"I think he could fall all the way to the 2nd round." - Todd McShay on QB Teddy Bridgewater pic.twitter.com/oIGjdk5dAZ— NFL on ESPN (@ESPNNFL) April 21, 2014
Given the run on quarterbacks in this particular mock, not to mention how NFL teams react to seeing players at the position fly off the board, Tennessee will fall into a trap right here instead of addressing a bigger need in the secondary.
12. New York Giants (7-9): Eric Ebron, TE, North Carolina
This pick is so right that it's almost a no-brainer at this point. The Giants' roster has a lot of holes heading into 2014, but those can be glossed over with an improved passing game and return to form from Eli Manning.
While Manning still has Victor Cruz on the outside, getting him a big weapon over the middle like Eric Ebron, who is built like a tight end and separates like a wide receiver, can make 2013 look like an outlier season.
13. St. Louis Rams (7-9): Justin Gilbert, CB, Oklahoma State
What a great draft this will turn out to be for the Rams if things shake out this way. They get the best offensive tackle with the No. 2 pick and the top cornerback with the No. 13 pick to boost a defense that had 53 sacks last season.
Justin Gilbert has size (6'0", 202 lbs) and plays the ball as well as any cover corner in this draft. The Rams were soft in the secondary last year, allowing 3,874 yards and tying with Oakland for the worst completion percentage in football (68.1), so this is an immediate upgrade.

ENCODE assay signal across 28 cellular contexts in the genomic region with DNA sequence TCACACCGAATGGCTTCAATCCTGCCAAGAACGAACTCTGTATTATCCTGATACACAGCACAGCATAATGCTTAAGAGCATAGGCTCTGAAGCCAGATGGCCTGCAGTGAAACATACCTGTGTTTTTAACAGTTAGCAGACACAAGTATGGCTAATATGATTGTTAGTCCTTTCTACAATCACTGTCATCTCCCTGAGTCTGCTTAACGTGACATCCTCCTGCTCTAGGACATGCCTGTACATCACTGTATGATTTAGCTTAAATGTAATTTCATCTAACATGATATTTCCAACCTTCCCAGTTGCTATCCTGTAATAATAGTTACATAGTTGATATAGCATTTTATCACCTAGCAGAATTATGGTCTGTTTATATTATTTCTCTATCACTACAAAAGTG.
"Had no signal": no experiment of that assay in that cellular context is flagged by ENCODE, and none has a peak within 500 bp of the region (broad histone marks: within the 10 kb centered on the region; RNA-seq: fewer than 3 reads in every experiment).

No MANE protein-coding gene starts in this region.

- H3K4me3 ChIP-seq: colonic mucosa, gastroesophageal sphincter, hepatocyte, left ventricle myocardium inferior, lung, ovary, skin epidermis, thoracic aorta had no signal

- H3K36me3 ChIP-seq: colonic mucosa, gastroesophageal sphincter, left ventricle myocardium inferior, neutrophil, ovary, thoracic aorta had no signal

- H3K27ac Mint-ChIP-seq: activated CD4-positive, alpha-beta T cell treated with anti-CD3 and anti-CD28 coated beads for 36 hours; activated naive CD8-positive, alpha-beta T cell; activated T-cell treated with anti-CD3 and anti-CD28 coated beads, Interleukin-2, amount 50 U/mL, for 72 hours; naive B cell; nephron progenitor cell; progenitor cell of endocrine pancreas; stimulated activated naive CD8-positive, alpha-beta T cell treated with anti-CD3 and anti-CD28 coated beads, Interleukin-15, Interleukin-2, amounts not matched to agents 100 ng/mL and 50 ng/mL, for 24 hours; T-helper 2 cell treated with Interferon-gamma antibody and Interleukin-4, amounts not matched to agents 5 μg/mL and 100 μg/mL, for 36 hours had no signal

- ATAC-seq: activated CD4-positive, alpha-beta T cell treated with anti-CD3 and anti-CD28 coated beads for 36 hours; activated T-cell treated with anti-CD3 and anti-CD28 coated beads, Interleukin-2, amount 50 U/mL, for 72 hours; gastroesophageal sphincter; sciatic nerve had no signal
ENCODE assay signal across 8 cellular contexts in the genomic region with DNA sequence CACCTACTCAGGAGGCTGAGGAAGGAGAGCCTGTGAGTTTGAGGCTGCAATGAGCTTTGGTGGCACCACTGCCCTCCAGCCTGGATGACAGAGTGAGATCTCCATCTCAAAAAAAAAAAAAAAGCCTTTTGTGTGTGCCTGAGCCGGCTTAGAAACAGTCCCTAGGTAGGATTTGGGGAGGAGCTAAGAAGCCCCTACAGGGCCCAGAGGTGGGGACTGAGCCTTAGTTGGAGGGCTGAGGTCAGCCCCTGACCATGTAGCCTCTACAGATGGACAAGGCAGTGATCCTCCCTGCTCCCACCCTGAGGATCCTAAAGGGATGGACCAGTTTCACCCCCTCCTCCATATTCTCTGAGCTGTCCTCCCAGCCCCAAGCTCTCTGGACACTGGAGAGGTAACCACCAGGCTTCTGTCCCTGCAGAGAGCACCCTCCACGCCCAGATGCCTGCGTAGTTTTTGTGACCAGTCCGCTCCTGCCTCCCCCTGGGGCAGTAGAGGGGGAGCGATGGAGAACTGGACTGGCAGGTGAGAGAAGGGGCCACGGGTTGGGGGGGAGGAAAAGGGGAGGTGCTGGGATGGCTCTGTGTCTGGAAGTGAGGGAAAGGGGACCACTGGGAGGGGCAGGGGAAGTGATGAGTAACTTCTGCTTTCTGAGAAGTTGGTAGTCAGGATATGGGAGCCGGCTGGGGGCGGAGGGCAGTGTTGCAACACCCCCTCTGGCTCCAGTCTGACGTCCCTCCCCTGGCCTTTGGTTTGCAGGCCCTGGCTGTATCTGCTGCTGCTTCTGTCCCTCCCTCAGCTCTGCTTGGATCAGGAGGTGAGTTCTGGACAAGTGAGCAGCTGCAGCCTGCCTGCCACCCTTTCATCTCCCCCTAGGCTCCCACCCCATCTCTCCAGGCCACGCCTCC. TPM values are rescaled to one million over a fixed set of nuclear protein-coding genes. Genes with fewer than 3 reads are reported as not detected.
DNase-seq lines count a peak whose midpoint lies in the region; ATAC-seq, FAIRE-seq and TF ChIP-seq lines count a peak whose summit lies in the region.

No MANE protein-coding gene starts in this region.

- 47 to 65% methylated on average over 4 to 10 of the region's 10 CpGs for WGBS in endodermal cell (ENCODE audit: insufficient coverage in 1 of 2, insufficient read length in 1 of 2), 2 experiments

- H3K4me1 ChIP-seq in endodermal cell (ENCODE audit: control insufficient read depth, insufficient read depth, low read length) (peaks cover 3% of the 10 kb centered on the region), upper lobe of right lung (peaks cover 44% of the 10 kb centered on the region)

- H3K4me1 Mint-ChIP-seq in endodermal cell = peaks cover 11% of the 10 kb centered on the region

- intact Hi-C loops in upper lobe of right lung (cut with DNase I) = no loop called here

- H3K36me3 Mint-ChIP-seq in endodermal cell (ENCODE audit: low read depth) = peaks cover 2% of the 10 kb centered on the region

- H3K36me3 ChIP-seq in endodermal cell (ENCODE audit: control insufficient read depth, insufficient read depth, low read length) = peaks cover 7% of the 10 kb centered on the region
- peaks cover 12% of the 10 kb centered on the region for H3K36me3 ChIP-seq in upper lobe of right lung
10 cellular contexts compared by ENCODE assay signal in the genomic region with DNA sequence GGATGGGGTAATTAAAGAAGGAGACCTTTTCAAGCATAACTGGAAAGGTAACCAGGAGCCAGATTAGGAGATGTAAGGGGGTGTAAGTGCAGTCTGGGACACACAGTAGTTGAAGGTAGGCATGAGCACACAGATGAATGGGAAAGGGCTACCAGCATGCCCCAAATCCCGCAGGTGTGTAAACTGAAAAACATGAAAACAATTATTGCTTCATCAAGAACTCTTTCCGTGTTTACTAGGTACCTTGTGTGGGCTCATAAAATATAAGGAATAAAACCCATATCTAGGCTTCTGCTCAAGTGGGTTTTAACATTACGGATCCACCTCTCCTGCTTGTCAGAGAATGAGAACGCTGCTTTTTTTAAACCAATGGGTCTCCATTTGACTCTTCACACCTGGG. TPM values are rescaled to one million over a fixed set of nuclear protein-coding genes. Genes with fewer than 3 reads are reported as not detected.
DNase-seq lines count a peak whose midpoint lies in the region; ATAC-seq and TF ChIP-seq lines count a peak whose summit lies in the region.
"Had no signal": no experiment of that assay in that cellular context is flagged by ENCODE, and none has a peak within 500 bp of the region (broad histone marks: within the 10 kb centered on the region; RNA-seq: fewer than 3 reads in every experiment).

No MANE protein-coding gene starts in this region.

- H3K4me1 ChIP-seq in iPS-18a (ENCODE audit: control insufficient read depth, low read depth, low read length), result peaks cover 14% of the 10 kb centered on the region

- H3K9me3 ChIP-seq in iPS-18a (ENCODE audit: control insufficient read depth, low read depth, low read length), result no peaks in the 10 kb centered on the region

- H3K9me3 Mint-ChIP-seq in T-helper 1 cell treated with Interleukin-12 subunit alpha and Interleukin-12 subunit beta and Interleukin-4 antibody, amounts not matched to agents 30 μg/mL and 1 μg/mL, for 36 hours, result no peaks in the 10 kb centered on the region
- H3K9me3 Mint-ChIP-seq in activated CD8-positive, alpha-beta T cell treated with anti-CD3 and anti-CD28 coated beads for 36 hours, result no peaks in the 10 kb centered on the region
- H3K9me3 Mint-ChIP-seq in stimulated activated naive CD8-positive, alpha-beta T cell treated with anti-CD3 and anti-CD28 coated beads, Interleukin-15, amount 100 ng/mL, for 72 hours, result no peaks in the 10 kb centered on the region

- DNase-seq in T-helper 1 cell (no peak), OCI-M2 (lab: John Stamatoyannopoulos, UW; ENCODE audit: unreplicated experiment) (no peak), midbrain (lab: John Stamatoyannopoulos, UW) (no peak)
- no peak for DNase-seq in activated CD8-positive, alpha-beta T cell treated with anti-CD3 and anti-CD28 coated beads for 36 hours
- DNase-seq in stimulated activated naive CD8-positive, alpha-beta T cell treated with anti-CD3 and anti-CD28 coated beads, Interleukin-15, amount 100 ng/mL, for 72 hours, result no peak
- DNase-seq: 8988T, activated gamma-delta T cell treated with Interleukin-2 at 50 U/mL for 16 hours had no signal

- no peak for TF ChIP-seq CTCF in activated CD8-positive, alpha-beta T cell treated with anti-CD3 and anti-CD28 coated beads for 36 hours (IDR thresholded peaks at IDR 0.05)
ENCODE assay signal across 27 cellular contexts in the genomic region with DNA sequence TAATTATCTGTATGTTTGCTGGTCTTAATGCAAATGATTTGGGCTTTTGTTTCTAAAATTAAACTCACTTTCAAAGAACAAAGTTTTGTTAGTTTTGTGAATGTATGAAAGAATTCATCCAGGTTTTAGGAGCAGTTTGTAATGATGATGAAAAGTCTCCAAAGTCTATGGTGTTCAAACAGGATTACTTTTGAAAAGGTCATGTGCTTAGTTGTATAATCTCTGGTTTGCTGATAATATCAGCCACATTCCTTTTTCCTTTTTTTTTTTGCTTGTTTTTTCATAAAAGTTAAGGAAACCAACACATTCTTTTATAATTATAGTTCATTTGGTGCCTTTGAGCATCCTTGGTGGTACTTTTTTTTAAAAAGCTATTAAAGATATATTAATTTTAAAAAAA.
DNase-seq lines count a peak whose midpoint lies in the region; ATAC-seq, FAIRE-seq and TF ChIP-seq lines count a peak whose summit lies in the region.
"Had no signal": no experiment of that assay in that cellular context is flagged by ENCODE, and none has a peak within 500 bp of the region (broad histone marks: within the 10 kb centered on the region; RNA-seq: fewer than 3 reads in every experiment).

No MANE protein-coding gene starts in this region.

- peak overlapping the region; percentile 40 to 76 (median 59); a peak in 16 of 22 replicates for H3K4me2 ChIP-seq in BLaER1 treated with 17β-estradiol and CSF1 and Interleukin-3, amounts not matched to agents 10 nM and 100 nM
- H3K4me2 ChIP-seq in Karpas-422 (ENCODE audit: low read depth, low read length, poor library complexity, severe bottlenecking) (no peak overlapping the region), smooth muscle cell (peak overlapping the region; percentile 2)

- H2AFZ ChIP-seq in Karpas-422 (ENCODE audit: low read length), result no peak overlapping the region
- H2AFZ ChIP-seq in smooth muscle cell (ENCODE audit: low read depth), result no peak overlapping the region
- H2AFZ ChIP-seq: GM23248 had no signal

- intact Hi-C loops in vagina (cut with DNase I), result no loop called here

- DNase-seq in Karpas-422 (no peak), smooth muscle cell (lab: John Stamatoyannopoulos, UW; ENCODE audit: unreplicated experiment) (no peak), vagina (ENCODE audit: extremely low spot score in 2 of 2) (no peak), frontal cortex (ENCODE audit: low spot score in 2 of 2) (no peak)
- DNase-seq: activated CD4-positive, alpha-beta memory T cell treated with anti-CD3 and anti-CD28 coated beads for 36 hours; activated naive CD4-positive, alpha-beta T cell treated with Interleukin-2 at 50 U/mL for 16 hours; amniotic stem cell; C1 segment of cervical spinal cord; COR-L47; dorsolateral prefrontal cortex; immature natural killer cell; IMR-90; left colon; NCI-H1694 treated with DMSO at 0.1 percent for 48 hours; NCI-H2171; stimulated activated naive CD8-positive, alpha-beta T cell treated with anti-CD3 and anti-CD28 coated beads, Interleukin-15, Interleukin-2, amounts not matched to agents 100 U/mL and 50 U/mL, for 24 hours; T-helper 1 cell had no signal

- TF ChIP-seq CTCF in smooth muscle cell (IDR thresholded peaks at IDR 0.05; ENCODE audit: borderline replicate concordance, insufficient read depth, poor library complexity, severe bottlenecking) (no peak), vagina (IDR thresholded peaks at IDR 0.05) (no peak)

14. Chicago Bears (8-8): Aaron Donald, DT, Pittsburgh
No team has done a better job of addressing a weakness this offseason than the Chicago Bears, who signed Jared Allen and Lamarr Houston to bolster a pass rush that tied for the fewest sacks in football last year.
Now the Bears have to address one more big problem: run defense. They allowed 410 more yards on the ground than anyone else in 2013 and more than five yards per carry. Aaron Donald is a stud on the inside, making up for lack of size (6'0", 285 lbs) with speed off the snap and surprising quickness.
15. Pittsburgh Steelers (8-8): Darqueze Dennard, CB, Michigan State
It's problematic, for so many reasons, to compare any cornerback right now with Richard Sherman, but Darqueze Dennard plays with the same physical, in-your-face style.
At 5'11", he isn't as tall as Sherman, so he doesn't have the same ceiling. Yet if you watch Dennard get physical with receivers off the line, he is going to pose a lot of matchup problems for opposing wide receivers. An aging Pittsburgh defense will benefit greatly from an injection of youth.
16. Dallas Cowboys (8-8): Timmy Jernigan, DT, Florida State
Part of me hopes that Johnny Manziel is available at this spot, which would put Jerry Jones in a spot where he can get every headline imaginable instead of actually trying to improve his football team.
Instead, the addition of Timmy Jernigan actually does make the Cowboys better. He instantly gives the team much-needed depth up front after losing DeMarcus Ware and Anthony Spencer, as well as provides strength to run over offensive linemen to get after the quarterback.